For each head shot out of the "ring," deduct 1 point. For a hit outside the main scoring area – but still on the target -- deduct one point. You can lose up to two points and pass. Any shot over time – or any complete miss – is a BOLO.
I started out with a miss – failing the test. Finding that problem, I began working on correcting it. That's the proper way to use any of the qualifications or drills you see out there: when you foul something up, work on it. After correcting the issue, I didn't quit, but sought to continue, using the Wizard Drill as a learning tool.
I had no other misses, but went over time at ten yards – like I said, it's not easy.
To continue to develop with this gun, I need to work on cutting time to the first hit from the holster – reshooting the drill over and over won't help. Only by correcting the deficiency will allow success on the Wizard Drill – or anything else. The hits are relatively easy to make with the LCRx using the +P ammo. The need in this case is to be able to quickly gain that firing grip in the holster – shooting from guard or high ready was already worked out.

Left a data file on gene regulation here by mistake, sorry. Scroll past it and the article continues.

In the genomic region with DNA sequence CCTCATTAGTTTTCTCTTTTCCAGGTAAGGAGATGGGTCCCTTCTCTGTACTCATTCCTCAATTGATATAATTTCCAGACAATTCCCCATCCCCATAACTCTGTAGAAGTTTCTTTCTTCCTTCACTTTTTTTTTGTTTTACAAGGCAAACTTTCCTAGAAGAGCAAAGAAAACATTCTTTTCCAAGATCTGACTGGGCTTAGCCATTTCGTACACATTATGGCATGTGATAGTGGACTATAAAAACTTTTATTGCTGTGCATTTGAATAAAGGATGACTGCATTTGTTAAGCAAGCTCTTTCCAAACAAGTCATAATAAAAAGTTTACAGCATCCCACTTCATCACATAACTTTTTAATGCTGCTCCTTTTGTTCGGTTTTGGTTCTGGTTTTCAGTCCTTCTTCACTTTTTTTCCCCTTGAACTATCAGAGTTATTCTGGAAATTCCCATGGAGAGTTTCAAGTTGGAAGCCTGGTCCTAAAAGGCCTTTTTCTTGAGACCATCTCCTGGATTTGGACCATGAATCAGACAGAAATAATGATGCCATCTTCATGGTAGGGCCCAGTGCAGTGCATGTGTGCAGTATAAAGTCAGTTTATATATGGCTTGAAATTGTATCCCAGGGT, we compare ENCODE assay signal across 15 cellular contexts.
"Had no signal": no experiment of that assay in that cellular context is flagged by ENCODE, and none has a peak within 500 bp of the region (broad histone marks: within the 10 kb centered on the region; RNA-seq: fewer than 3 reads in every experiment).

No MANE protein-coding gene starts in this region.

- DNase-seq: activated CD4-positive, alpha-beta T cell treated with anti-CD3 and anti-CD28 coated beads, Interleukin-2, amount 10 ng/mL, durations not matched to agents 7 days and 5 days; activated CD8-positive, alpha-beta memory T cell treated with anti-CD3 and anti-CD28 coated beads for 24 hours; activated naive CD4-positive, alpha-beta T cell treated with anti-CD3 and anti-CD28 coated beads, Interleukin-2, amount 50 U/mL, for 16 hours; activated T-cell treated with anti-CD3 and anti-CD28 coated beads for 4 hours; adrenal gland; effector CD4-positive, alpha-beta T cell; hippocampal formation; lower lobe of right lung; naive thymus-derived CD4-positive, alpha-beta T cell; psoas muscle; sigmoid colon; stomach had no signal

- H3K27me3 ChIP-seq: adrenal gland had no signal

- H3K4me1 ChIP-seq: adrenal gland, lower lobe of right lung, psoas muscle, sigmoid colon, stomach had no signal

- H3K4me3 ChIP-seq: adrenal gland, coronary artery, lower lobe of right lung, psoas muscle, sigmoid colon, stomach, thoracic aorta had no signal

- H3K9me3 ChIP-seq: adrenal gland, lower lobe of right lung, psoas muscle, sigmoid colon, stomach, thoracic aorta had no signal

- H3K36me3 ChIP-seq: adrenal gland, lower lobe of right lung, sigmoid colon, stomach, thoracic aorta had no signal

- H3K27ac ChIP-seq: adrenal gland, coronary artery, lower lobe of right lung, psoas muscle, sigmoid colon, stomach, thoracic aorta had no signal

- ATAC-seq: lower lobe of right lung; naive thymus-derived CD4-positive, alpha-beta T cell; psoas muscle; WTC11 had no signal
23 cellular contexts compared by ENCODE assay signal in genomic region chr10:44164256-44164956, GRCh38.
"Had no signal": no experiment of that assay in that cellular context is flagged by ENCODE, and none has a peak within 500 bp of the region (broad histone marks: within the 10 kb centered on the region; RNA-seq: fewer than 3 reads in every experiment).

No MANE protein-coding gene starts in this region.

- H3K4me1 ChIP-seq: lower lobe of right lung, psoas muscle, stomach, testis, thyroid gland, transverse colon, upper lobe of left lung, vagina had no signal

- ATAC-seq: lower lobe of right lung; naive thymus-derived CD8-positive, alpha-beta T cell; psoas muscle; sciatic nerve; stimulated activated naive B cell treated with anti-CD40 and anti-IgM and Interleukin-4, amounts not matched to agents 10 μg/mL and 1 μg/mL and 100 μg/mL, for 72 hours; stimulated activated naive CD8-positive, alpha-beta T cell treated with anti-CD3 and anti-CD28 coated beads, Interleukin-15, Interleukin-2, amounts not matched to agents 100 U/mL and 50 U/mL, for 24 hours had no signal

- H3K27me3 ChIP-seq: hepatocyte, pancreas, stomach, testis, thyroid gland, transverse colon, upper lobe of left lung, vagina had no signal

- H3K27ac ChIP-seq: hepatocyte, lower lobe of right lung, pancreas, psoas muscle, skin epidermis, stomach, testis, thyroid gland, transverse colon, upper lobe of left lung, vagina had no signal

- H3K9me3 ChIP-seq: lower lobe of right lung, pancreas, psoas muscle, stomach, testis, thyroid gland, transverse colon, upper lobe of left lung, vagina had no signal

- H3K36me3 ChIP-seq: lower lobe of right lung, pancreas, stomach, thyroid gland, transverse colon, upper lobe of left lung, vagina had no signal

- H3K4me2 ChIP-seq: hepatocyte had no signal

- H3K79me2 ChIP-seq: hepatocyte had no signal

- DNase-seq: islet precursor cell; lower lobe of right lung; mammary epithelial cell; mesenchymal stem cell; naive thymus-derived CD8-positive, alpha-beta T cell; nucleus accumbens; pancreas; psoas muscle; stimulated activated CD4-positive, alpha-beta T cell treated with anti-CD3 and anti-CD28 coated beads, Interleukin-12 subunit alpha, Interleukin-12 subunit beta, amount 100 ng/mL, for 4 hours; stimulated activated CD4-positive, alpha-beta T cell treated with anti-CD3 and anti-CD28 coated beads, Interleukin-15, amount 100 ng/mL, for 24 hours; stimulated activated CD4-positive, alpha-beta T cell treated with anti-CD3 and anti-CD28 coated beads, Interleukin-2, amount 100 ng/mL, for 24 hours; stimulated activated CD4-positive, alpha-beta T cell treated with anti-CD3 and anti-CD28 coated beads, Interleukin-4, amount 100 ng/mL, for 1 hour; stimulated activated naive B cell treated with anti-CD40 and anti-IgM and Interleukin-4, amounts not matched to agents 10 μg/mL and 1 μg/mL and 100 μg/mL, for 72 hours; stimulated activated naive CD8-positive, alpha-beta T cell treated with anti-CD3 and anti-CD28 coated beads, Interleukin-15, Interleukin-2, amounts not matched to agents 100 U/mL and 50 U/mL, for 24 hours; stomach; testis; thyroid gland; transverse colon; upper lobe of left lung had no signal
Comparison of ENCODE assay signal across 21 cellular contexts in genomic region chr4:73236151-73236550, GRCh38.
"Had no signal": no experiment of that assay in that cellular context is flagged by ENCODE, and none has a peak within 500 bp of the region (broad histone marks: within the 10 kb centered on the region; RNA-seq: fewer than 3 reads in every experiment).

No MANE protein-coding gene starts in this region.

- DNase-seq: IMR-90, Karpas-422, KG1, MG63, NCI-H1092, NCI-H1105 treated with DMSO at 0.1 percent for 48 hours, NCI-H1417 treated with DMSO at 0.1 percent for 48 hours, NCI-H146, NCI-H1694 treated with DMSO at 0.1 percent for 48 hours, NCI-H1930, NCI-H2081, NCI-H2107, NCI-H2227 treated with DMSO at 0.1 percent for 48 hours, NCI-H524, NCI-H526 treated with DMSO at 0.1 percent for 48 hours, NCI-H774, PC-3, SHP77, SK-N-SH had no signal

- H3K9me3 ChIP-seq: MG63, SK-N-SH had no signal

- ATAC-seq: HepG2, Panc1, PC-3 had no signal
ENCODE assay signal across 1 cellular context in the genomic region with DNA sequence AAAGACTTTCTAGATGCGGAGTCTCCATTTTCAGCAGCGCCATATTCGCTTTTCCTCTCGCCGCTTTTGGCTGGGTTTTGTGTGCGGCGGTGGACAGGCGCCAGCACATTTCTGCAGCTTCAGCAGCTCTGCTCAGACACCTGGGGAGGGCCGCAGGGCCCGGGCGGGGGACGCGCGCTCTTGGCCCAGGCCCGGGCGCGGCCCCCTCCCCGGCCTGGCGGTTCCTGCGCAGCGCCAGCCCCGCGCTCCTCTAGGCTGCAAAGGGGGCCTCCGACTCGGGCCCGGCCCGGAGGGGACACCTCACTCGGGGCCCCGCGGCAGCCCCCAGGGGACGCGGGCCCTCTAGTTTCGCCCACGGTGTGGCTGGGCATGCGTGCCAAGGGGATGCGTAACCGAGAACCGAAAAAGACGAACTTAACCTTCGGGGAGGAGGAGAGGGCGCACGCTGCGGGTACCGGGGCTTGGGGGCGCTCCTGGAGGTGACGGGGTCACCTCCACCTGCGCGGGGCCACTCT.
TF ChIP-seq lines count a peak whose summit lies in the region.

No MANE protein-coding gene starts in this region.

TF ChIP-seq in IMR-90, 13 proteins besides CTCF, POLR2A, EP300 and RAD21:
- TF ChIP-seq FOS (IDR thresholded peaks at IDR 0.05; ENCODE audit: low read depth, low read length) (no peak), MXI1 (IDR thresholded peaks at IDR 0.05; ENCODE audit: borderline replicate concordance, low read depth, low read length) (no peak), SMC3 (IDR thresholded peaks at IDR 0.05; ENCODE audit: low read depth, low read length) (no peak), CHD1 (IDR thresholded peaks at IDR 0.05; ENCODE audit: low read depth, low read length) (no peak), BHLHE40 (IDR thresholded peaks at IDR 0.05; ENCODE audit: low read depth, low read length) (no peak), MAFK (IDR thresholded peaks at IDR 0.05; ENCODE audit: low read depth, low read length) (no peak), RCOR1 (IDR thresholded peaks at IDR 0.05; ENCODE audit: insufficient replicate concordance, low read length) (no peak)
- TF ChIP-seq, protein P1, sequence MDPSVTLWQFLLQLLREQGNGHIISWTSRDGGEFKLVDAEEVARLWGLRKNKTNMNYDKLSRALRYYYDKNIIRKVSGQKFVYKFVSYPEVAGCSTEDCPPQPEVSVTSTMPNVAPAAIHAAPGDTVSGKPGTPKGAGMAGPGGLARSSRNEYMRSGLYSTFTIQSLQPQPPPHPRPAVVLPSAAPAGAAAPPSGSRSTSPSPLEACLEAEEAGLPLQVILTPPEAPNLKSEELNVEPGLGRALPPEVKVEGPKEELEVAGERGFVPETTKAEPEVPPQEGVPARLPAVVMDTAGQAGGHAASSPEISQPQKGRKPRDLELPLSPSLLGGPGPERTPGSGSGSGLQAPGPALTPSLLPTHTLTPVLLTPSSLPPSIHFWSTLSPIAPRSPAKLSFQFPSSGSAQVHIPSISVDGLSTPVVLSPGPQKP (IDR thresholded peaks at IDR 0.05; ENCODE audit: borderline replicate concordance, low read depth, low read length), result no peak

I use snub revolvers and small autos as utility guns: they meet certain different needs very well. I'd received a rig from Galco called the Hornet
. Like the Speed Scabbard used in the handling test, the Hornet is nicely made of natural materials, in this case steer hide. It's configured for butt-rearward appendix carry or as a crossdraw. That's how I used it on a short road trip.
Having the holster placed at about 10:30, the holster held the butt close to the body but quickly accessible. As it was with the DeSantis Speed Scabbard, getting the firing grip on the gun was not an issue for the holster – it's an issue relating to the shortness and roundness of the stock.
It's a training issue.
After many years of carrying strong side, I find that having a front crossdraw is still pretty handy when one spends some time behind the wheel. I don't forget it's there because it's still a novelty.
These are a pair of neat holsters and they'll help me get past the draw issue with the LCRx – which continues to work extremely well.
-- Rich Grassi